What do you like most about work? Early mornings? Coffee spills?
Desk lunches? Back pain? Wrist Pain? Neck pain? Sore ears?
Stay home and get paid. How does that sound?
Working from home is not an easy sell; convincing your boss that yes, you can be productive in your pijamas, without getting distracted or… sleepy… again.
Plain and simple, a lot of employers believe working remotely hinders productivity… Which doesn’t seem totally off base…
But a 2-year study out of Stanford University says otherwise, claiming that working from home actually increases productivity, along with employee satisfaction. So if the proof is there, why aren’t more of us working from home?
It’s because you don’t actually want to. From a business perspective, having your employees work from home makes a lot of sense.
Let’s start with the obvious: rent. Office space is expensive these days, but working remotely is a nice little hack that can keep you within budget.
For example, when the CEO of China’s largest travel agency had some of his employees work from home for 9 months, he saved $2,000 per employee on rent alone. His employees also saved money by not having to pay commuter fees to get to work. But let’s move past cash for a moment and consider the increase in job satisfaction and performance.
Employees were motivated to work harder due to the flexible nature of their hours. They took fewer breaks, and shorter ones, occasionally pausing work to walk their dogs or to run errands, before returning to their assigned tasks.
And while these benefits of working from home only come from a handful of studies, we can start to imagine a world in which working remotely is the new norm. Not only would the general workforce become more efficient, but another bonus would be a drop in housing costs once we convert all those office towers into condos, helping to ease rent prices in high density cities.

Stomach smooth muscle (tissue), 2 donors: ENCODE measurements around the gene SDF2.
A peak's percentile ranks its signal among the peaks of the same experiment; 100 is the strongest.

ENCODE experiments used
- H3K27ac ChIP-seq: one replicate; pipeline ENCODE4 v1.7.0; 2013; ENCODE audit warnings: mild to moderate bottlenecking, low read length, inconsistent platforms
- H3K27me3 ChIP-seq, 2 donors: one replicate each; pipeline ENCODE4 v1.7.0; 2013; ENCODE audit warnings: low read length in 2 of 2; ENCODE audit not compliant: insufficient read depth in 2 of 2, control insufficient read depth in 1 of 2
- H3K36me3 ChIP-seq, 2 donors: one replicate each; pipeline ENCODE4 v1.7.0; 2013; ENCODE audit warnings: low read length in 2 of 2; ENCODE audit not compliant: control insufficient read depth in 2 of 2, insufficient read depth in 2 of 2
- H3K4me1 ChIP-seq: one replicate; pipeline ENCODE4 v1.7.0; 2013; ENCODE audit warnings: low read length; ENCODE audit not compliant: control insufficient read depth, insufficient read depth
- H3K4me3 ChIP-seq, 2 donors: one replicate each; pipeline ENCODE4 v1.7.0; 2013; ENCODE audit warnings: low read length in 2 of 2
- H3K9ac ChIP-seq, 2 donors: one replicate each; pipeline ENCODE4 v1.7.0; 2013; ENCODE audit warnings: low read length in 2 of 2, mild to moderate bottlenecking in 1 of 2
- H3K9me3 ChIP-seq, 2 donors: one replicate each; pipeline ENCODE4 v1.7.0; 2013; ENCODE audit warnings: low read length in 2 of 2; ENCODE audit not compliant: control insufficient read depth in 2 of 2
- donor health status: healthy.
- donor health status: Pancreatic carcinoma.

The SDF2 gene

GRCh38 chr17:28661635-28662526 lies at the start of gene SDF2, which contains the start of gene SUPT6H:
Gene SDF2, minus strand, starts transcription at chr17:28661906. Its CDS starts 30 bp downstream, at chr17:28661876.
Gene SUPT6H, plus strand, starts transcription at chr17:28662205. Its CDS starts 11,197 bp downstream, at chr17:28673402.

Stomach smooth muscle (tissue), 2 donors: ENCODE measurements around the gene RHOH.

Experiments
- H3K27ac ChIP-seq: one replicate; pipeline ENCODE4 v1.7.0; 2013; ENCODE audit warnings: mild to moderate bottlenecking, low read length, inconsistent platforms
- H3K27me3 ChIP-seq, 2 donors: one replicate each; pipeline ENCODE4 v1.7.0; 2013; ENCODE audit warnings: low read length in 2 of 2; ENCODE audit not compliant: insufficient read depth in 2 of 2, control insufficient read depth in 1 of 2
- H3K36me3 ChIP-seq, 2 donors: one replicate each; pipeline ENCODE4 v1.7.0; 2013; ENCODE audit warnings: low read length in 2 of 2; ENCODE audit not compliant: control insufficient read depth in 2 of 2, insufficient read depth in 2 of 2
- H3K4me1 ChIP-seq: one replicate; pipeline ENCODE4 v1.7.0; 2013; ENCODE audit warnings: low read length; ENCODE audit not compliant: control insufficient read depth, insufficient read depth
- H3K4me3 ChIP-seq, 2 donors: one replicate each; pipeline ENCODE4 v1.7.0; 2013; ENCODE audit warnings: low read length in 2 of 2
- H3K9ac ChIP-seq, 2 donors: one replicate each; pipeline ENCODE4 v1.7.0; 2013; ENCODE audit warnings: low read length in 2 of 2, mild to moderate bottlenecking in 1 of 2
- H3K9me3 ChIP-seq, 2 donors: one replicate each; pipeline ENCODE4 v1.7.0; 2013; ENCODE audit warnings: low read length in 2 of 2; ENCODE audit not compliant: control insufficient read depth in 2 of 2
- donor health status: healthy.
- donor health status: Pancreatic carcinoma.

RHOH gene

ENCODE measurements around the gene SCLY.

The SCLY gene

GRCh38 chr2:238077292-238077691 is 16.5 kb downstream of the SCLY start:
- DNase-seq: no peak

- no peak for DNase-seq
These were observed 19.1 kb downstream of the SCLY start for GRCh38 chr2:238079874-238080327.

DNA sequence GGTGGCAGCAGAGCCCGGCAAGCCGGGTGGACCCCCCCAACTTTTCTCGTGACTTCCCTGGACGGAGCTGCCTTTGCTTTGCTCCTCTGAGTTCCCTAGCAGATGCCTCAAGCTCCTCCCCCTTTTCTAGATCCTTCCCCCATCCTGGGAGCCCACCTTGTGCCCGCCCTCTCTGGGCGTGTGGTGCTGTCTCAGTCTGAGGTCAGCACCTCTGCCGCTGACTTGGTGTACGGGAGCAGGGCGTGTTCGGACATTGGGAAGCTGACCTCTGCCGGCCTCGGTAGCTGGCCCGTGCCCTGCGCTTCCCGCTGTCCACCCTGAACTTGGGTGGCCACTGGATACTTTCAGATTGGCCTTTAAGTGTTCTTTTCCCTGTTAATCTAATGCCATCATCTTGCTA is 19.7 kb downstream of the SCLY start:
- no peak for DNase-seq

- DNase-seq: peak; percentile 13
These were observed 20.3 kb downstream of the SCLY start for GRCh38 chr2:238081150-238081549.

You might not have seen this one coming, but working remotely is also really good for the environment. In 2007, the U.S. Patent office had roughly 3,000 of their employees work from home for a year, which ended up saving $1.8 million in fuel costs; and preventing the release of 9,600 tons of carbon emissions into the atmosphere.
So you see, how could anyone be accused of “goofing off” at home, when they’re also preoccupied with saving the planet?
Make any case you want, the real reason why remote work might not catch on for a while is simply because humans are social creatures, and many of those who have given remote working a try, often find themselves feeling lonely.
This has prompted some companies to allow their employees to work two days of the week from home, so they can take advantage of increased productivity, while keeping them close as team members.
At the end of the day, whether you’re on the couch, or in a cubicle, everyone’s looking forward to 5 o’clock, when they can relax for a little bit, maybe curl up with a loved one, and binge watch more episodes of ‘What If.’
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- “A 2-Year Stanford Study Shows The Astonishing Productivity Boost Of Working From Home”. Mautz, Scott. 2018. inc.com. Accessed April 23 2019.
- “To Raise Productivity, Let More Employees Work From Home”. Bloom, Nicholas, 2014. Harvard Business Review. Accessed April 23 2019.
- “What Would The World Look Like If Everyone Worked From Home? – The Learning Station”. 2018. The Learning Station. Accessed April 23 2019.
- “How Telecommuting Is Good For The Environment”. Melanie, Pinola, 2019. Lifewire. Accessed April 23 2019.